The Springboks celebrate after Saturday's narrow win over France. Photo: REUTERS/Gonzalo Fuentes
The Springboks celebrate after Saturday's narrow win over France. Photo: REUTERS/Gonzalo Fuentes
Springbok scrumhalf Ross Croje puts in a box kick as a France player attempts to charge it down. Photo: REUTERS/Gonzalo Fuentes
Springbok scrumhalf Ross Croje puts in a box kick as a France player attempts to charge it down. Photo: REUTERS/Gonzalo Fuentes
Damien de Allende and Handre Pollard look on during a Springbok training session. Photo:  Gerhard Steenkamp/BackpagePix
Damien de Allende and Handre Pollard look on during a Springbok training session. Photo: Gerhard Steenkamp/BackpagePix

CAPE TOWN - What is up with all this aimless kicking by the Springboks? I mean, if there’s one thing worse than watching them struggle week in and week out, it’s watching them continuously do one of the things that contributes to those struggles big time - and that’s kicking possession away ... aimlessly

In their 18-17 win over France, the Boks were again guilty of booting the ball away way too many times, and the way in which they willingly handed the Gilbert to the French was even more atrocious than the overused concept itself.

Handre Pollard was especially guilty of this - he kicked the ball straight into French hands more times than what I care to count, and what made it even worse was the fact that he blindly put beautiful turnover ball to boot. The French, of course, gratefully welcomed the ball every time. Almost like they had been expecting it, because they probably did. If the opposition do the same thing over and over again, how can you not spot the pattern?

Anyway, the bigger problem is that Pollard isn’t the only one who’s been guilty of this. The problem is that Saturday was no isolated case. In recent weeks, we’ve seen too many Boks not even bother to assess the playing situation and other on-field options, and instead just kick the ball away without even turning their locked heads left or right.

Ross Cronje has also become a pain with his predictable and often poorly-executed box kicks, and although he showed some improvement with this technique in Paris, that’s not the point. Remember Damian de Allende’s kick-ahead against Ireland with a clear overlap on his outside? That was bad. And so was seeing even Elton Jantjies kick the ball away with no clear follow-up plan in sight once or twice. He seldom does it at the Lions.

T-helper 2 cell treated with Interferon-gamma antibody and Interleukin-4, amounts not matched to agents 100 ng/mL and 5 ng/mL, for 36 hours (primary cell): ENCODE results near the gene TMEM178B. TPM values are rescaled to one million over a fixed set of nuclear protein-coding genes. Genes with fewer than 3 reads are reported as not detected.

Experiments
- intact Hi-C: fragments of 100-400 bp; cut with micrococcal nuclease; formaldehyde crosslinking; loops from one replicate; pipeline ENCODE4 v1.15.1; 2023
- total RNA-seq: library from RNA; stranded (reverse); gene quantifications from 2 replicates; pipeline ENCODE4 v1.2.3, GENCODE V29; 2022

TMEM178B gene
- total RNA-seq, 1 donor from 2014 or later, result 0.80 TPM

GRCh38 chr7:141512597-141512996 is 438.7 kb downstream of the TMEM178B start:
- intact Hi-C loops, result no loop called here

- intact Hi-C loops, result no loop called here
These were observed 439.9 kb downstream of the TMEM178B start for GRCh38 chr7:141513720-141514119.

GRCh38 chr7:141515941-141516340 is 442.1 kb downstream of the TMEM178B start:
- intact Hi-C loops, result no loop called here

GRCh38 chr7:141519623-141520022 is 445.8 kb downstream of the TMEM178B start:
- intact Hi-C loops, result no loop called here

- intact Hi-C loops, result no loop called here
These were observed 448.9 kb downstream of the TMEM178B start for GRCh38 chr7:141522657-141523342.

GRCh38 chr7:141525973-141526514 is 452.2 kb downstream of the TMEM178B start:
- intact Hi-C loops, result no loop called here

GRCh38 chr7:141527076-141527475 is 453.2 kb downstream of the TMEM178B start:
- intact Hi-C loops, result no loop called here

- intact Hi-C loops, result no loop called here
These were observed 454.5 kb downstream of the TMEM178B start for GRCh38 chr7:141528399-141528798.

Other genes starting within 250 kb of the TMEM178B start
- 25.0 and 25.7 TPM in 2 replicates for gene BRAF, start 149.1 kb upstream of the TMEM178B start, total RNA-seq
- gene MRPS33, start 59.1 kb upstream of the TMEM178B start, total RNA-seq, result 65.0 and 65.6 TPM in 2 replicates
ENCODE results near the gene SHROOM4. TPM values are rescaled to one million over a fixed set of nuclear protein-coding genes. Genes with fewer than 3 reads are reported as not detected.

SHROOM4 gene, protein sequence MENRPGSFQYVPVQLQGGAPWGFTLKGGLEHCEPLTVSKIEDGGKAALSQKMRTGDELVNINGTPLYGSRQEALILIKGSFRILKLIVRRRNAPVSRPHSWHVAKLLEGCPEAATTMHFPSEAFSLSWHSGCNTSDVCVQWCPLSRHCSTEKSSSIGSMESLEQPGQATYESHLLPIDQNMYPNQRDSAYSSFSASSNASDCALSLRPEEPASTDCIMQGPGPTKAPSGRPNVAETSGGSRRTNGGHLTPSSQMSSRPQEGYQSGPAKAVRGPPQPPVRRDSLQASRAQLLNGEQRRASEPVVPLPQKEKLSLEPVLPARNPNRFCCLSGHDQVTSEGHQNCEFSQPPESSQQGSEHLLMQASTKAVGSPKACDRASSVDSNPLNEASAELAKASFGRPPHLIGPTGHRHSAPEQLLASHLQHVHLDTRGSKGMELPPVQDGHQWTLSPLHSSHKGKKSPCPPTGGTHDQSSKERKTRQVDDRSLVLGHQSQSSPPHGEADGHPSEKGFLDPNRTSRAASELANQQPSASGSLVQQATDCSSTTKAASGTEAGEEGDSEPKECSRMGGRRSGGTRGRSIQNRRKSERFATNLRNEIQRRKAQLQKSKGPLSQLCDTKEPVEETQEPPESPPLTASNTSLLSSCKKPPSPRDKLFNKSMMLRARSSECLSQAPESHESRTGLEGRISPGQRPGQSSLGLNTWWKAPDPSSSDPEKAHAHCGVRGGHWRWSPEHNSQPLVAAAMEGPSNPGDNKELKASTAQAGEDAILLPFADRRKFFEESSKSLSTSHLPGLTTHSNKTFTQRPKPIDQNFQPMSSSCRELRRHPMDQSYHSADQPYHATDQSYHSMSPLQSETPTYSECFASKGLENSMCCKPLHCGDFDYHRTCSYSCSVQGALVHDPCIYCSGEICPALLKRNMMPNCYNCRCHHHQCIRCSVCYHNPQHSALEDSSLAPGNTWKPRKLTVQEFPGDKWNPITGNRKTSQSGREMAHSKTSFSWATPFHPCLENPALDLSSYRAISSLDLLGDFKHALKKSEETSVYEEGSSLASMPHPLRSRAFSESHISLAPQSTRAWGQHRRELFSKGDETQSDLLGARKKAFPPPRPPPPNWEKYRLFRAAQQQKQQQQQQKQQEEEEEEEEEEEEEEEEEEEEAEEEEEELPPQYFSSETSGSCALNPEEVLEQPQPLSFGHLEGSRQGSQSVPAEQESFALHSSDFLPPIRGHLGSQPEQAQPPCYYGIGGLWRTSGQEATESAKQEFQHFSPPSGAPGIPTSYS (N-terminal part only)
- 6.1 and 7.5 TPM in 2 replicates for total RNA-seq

Kicking, if used properly, can of course be a wonderful asset in the game of rugby. And I’m not talking about clearing your lines with telling punts. I’m talking about up and unders into space that are chased can lead to superb attacking opportunities, the same way cross-kicks and grubbers can exploit defensive patches and set up some exciting situations.

But why can’t the Boks seem to get it right? Why can’t they seem to strategically decide when to kick and when to do anything else - when to hold onto the ball, draw in a defender and free up a teammate, when to exploit that painfully obvious overlap, when to go for that half gap, or when to sort out their attacking line with a phase or two. There seems to be nothing there.

We can of course go back to the decision-making point and the apparent fact that the Boks lack this gem of a component.

Visualising a possible follow-up strategy, making use of your peripheral vision and spatial awareness is as important as the execution of the kick, but until now it’s seemed like the men in green gold skip all other steps and go straight into extending their favoured kicking leg to get the kick away. And that will never work, as we’ve seen more than enough times already.

There is no assessment of options, there is no time taken to check if their teammates are in a better position or if any other possible option exists. It’s come down to skop en hoop - the Boks just kick it away and hope for the best. And that’s ridiculous.

Whether the players are just following coaches’ order and implementing the “game plan”, or whether the players, for whatever bizarre reason, decide for themselves that they don’t know what to do with the ball in their hands and they’d rather get rid of it I do not know.

But one thing’s for sure - not all teams are going to fail to capitalise on the Boks’ bad habits like the French did. I hope they realise it before a team punishes them for it. And if nothing improves, that team might just be Italy.

Cape Times

Like us on Facebook

Follow us on Twitter